A Reader Writes…
I recently began re-reading your book I Love You but I’m Not in Love With You and the material is the closest advice that I can sincerely relate to. I have fallen in love with someone else but I am married to a patient and loving husband yet somehow I’m still not fulfilled.
We have been married for 5 years and together for over 8 but I feel like we’re both at a point where it’s just complacent. We started seeing a therapist for a few months but that has now stopped. I don’t feel we can effectively communicate because he’s reactions are so sporadic. I don’t know if he will get into a rage or start getting emotional.
What’s worse is that I think I may have fallen in love with someone at work. Nothing physically has happened but I’m consumed with guilt because my thoughts are constantly for this other person. We have good conversations, shared interests, and I feel he understands me. I’ve come to the realization that I’m having an emotional affair. I feel that I’ve been trying to work on this marriage, I’ve tried to minimize interactions with my co-worker, tried to be engaged with my husband, read self-help books, keeping myself distracted but I’m afraid I don’t have that desire to try even harder.
Looking back at our marriage, we’ve had a lot of conflicts and though I love and care for my husband I may have also married partly for security and companionship. I only want the best for him and he deserves someone that can return his love but I don’t know if I can be that person. I feel like I’m just forcing myself and I get anxious and depressed about it when I do, especially because I’m still thinking about this other person. I honestly don’t know what to do, whether to keep trying harder on the marriage or be on my own because I was never really on my own before we got married and was dependent on my husband.
I admire your determination and your good sense in stepping back from the brink of an affair. However, I can feel your inner strength crumbling as the letter goes on. I’m sure you realise this and that’s why you’ve written to me.
So what should you do? I think you’ve got to be extremely brave and come clean to your husband. Your marriage has gone from ‘I love you but you I’m not in love with you’ to ‘I don’t you love you any more’. You’ve tried to make things better but, as he knows, the couple counselling did not work. He is bound to ask if there is anybody else and you will need to tell him about the other man, how you recognised the problem, stepped back and stopped everything but essential work related contact. However, you are finding it hard to keep to your resolve. You don’t know what you want now but if things continue as they are you will explode – not now, not tomorrow but sometime soon (and you will have an affair and make everybody completely and utterly miserable).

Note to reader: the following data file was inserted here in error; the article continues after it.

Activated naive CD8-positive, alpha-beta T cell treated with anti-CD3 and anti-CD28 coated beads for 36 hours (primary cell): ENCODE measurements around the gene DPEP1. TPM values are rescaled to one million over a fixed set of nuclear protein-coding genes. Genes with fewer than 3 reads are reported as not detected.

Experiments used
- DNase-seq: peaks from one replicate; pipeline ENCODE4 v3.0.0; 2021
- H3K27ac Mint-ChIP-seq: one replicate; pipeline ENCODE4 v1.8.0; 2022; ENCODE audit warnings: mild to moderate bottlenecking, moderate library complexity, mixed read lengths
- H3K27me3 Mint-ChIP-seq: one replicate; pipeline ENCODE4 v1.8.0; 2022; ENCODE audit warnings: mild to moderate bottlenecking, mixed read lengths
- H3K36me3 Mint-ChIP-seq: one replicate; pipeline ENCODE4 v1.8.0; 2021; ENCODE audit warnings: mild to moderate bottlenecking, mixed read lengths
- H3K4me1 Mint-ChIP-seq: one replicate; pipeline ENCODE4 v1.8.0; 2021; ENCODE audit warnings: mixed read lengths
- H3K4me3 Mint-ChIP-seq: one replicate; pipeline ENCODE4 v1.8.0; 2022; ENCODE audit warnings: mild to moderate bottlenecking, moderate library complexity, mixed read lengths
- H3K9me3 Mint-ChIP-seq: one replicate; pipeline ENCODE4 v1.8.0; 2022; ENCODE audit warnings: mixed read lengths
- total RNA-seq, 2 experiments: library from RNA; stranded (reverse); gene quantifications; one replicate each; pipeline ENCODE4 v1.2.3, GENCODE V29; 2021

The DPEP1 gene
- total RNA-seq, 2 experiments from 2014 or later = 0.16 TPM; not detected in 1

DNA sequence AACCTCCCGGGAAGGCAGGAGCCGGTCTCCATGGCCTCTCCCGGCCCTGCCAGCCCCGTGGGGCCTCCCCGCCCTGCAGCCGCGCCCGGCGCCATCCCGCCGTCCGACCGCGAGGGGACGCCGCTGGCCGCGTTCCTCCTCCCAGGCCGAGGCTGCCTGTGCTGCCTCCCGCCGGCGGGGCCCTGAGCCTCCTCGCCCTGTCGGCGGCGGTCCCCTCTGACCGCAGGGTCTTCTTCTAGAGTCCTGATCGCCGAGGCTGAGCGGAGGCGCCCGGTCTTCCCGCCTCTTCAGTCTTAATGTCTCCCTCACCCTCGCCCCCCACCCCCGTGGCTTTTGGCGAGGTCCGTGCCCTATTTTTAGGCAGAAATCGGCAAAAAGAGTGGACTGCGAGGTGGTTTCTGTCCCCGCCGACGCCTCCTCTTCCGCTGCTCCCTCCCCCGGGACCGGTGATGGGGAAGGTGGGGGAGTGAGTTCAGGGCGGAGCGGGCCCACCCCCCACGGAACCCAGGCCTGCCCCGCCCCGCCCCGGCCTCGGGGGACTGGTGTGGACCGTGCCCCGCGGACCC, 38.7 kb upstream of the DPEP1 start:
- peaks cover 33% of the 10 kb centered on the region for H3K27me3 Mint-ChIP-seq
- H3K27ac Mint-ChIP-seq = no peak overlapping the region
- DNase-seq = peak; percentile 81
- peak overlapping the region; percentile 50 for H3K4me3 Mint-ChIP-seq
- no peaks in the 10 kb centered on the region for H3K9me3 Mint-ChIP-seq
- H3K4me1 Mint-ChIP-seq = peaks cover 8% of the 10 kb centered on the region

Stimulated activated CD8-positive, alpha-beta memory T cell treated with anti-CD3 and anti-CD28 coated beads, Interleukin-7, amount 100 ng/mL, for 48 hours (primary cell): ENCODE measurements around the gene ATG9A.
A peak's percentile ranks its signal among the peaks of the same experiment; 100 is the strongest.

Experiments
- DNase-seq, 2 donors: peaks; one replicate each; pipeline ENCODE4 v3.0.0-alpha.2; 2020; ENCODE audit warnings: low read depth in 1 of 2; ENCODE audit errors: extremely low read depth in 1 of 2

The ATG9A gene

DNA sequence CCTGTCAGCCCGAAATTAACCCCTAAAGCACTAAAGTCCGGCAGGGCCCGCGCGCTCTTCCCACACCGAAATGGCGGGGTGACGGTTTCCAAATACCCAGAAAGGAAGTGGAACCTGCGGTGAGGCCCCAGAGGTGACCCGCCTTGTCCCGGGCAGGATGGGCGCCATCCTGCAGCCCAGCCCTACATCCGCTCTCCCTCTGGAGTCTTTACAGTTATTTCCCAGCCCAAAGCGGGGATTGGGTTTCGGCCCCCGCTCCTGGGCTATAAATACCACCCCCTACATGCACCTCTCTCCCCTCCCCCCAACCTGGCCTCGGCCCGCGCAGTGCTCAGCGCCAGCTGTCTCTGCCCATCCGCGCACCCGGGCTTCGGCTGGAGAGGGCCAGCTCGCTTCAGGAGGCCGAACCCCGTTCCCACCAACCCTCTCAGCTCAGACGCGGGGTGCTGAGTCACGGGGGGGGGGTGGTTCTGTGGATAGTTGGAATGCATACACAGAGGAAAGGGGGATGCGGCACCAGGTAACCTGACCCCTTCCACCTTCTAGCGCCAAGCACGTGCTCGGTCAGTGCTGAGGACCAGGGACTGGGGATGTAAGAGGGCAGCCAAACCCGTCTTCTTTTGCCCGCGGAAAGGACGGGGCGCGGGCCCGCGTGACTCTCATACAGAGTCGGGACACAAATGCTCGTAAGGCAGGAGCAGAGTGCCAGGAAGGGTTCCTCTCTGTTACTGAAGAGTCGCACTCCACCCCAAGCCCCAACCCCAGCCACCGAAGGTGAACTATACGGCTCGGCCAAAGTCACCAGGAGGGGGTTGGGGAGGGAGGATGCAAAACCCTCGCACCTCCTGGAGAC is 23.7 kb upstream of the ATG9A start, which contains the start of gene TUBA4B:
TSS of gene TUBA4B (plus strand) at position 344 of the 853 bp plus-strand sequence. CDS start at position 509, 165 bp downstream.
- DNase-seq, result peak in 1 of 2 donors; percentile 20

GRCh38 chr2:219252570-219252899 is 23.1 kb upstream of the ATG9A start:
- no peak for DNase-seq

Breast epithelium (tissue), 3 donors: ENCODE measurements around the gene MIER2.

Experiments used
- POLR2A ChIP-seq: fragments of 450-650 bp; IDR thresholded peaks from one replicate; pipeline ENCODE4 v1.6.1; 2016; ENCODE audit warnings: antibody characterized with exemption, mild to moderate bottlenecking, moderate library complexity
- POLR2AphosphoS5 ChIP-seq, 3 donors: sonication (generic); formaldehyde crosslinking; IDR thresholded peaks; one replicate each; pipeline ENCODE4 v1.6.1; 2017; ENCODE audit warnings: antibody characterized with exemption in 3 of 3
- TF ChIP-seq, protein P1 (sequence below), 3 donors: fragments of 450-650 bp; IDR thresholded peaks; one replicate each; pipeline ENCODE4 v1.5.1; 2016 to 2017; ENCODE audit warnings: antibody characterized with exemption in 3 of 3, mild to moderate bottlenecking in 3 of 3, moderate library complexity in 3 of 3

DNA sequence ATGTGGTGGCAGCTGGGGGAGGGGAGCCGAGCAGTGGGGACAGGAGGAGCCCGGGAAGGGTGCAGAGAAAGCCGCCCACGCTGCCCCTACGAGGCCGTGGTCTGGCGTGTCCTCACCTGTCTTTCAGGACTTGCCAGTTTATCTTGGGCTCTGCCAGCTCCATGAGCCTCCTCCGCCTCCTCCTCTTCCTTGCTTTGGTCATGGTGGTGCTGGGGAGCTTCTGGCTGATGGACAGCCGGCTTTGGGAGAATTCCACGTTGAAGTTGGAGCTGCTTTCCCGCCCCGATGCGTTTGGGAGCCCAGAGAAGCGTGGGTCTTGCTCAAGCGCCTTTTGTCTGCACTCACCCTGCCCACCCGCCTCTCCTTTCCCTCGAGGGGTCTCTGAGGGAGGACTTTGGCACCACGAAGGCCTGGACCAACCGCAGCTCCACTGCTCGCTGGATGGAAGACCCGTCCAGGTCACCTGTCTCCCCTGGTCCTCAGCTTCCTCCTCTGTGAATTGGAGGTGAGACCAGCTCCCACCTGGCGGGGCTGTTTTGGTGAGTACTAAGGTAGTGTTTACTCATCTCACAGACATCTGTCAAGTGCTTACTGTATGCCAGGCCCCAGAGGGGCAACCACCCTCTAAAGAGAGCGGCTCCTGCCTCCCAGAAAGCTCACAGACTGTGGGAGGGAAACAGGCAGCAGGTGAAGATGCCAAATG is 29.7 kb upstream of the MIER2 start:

What happens next depends on him (and you, but I will come to that in a moment). Once the shock and anger has worn off, he might be resigned to splitting up. In which case, you will have to deal with the guilt of being the person to throw in the towel but you will be free to discover who you are (rather than one half of a marriage). However, please do not restart your affair until you are properly separated as this would make the end of your marriage unnecessarily messy.
It could be that he will beg for another chance. This might seem, at first sight, less appealing. However, instead of being locked with your self-help books alone, it will be two of you trying to make matters better (and sometimes the threat of an affair or divorce is enough to get a man motivated to change in a way that lots of asking nicely doesn’t achieve).
However, this is where I think what comes next is down to you too. You need to learn to cope with his ‘sporadic’ communication. Let me explain what I mean, at the heart of your letter, there is a paradox. You complain that your husband is patient and loving (but I assume rather passionless) but when he shows something else, you’re critical because he is full or rage (which is certainly passionate!) or he gets emotional (which I guess is tears and again full of emotions). And that’s the quandary, we want the nice polite parts of love and don’t want to engage with the conflict (the not agreeing, getting angry part) but if we squash down all that so called stuff…..we’re left with half a person, passionless companionship and ILYB.
I know you’re going to say I can have passion and connection with Mr X but that’s just limerence and it will wear off. In all good relationships, you need to be able to live with the light AND the dark side of someone.
Ask yourself, why do I find my husband’s upset so difficult? How did my parent’s deal with conflict? What am I really frightened of? Try acknowledging your husband’s anger – rather than squashing it down (see My Wife Doesn’t Love Me Any More). Take a few deep breaths and sit tight. When the storm has passed, you can start to talk properly and possibly resolve your underlying issues.
So it’s over to you. I wish there was something easier to suggest than telling the truth because it’s painful and difficult….. but the alternative – having an affair – will end up being far worth. Over to you.